A friend that was with her had the idea to prepare a tweet on her mobile phone in case they needed to send it through twitter. A small group of the population in Cuba tweets through the text-only service. They call it “blind tweeting” because they cannot read what others are tweeting but they are able to send tweets. Her friend wrote a tweet stating that they had been arrested, in case they needed to send it. Sure enough, shortly before they got to the demonstration, a black car with private license plates approached them, and three plain clothed men got out, stopped Yoani and her friend, and forcefully pulled them into the car. However, before the car door shut, her friend sent the tweet.
In the car the government policeman was pressing his knee against Yoani’s chest in a very violent manner. Yoani described being in a very threatening situation, in pain, when the car started moving. She described feeling powerless, fearful, panicked. However, at that moment, the driver received a phone call and he looked at the guy who was pressing on Yoani’s chest with his knee and told him, “Don’t press too hard on her because they already know about us.” The tweet had protected Yoani and her friend. That is why Yoani is such a great fan of technology. She stated: “It has helped me and protected me.”
Cuba is a Pluralistic Society
Yoani would like America and the rest of the world to understand that Cuba is not Castro. She stated that Cuba, by its nature, is a diverse, pluralistic country with all kinds of people, such as democrats, liberals, and others, who are not allowed by the government to express themselves freely. She believes that it is important that people understand this about Cuba.
Changes Occurring in Cuba
When asked about economic changes that are occurring in Cuba, Yoani responded that the changes are too slow and superficial, yet create the feeling of economic relaxation because one can buy a piece of pizza or buy a pair of shoes instead of having to repair them. There are currently restaurants in Habana that are luxurious and have good food, but from a social and economic development point, Cuba needs more. Changes need to be faster and more profound.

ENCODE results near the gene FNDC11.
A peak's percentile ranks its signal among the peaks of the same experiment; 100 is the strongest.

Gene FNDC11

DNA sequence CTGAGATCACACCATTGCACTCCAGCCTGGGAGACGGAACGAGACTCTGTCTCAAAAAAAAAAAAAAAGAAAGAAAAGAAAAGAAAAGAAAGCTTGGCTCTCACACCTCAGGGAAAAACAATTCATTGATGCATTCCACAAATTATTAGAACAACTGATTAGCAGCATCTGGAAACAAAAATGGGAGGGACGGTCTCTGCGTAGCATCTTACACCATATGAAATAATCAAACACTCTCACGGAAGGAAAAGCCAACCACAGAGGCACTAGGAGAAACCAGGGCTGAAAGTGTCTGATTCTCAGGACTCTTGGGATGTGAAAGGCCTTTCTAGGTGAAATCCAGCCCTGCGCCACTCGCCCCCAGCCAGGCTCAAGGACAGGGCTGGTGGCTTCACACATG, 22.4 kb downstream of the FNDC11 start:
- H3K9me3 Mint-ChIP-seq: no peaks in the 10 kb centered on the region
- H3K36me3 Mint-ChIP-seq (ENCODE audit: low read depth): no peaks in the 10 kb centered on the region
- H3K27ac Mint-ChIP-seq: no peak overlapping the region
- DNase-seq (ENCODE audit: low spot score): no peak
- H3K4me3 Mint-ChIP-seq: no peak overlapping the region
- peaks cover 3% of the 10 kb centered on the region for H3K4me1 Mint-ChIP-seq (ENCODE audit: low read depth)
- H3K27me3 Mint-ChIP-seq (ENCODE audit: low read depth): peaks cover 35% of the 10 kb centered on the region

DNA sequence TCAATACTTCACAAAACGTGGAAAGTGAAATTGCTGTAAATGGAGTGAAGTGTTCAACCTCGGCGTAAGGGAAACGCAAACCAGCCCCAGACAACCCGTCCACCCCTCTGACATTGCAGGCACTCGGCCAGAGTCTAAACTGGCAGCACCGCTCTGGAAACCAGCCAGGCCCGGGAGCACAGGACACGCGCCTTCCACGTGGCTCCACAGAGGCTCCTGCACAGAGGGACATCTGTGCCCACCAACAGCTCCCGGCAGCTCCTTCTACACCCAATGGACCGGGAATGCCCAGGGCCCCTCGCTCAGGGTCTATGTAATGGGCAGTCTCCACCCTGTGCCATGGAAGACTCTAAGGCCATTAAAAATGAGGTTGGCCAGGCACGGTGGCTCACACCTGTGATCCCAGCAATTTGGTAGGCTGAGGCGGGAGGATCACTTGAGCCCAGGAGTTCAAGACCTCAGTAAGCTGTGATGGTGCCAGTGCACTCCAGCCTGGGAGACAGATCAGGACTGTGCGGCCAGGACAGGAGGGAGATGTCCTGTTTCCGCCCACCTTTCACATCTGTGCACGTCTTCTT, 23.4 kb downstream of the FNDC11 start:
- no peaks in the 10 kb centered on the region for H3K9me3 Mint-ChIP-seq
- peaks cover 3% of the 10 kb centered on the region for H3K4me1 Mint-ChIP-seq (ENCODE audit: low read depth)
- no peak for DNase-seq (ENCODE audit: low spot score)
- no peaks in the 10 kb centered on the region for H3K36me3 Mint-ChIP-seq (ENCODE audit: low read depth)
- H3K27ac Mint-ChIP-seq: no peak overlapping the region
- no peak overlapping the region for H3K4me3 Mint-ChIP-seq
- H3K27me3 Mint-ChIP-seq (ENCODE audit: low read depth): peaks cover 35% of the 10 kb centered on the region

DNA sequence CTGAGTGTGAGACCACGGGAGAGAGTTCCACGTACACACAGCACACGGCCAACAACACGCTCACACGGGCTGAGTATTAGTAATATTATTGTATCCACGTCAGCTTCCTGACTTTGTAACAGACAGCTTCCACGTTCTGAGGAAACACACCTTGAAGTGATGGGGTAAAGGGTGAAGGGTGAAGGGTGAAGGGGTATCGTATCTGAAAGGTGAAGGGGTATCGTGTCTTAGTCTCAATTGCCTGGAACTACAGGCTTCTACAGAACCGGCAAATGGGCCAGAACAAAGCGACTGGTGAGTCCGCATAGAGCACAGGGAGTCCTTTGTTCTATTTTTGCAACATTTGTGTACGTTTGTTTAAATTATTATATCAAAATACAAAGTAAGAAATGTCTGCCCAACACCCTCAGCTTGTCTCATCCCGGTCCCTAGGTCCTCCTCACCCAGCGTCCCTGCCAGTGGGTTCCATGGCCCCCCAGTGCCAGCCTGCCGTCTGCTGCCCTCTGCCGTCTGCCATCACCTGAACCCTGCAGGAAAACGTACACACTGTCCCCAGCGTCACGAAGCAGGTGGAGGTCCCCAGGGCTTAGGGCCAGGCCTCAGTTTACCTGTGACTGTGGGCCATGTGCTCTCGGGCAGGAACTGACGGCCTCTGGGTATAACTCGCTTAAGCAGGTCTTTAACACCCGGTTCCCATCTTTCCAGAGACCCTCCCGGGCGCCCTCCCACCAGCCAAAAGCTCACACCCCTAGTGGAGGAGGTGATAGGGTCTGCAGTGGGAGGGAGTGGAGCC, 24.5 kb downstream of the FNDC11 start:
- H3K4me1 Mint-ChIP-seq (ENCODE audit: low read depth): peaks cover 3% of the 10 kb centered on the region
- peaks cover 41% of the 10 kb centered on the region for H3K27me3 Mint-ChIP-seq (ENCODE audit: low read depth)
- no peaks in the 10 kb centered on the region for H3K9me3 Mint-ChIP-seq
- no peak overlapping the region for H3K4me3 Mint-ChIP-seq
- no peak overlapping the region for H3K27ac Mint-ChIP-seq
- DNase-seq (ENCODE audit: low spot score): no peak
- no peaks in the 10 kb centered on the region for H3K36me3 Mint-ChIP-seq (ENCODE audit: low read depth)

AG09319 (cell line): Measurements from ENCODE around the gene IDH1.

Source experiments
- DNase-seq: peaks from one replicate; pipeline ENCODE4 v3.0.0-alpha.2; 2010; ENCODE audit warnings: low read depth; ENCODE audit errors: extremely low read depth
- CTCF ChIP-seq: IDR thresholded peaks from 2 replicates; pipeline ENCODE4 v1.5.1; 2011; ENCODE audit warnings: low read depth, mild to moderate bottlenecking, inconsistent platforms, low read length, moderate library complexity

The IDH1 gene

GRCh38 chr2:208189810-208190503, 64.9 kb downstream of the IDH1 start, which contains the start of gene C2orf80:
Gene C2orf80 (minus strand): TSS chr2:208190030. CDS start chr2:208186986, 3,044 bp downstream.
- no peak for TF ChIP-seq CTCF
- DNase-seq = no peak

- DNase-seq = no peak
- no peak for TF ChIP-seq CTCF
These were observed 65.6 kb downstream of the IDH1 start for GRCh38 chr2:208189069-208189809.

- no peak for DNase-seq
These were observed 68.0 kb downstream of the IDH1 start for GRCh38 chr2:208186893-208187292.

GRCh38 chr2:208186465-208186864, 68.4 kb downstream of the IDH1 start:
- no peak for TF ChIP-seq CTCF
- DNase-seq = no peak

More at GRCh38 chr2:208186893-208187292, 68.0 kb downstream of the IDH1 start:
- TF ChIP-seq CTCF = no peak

Dependence on Venezuela
When asked about Cuba’s relationship with Venezuela, Yoani stated that Cuba continues to be economically dependent on Venezuela. Some Cubans fear that if the subsidies from Venezuela to Cuba stop because of Chavez’ death and the new leader of Venezuela, Maduro, the “Special Period” will return, which would result in a collapsed economy.
Another group of Cubans believe that if Venezuela stopped providing subsidies to Cuba, Raul Castro will have to accelerate the rate of reform in Cuba, which would be the end of the Castro regime.
How Americans and Others Can Help
When asked, “What American policy would be most helpful to the Cuban people today?” Yoani responded that she did not think of what government can do because it is very bureaucratic in nature. She would rather think about what the people can do and made the following three suggestions:
1. Do away with the myth of the Cuban revolution. “Revolutions do not last 55 years. Lets stop calling it a revolution. The revolution is dead. It was 6 feet under when I was born. Understand that. It is important.”
2. Help the Cuban people by empowering them with technology.
3. If you go to Cuba, take flash drives, computer spare parts, a lap top and give them to Cubans. This can change Cuban lives.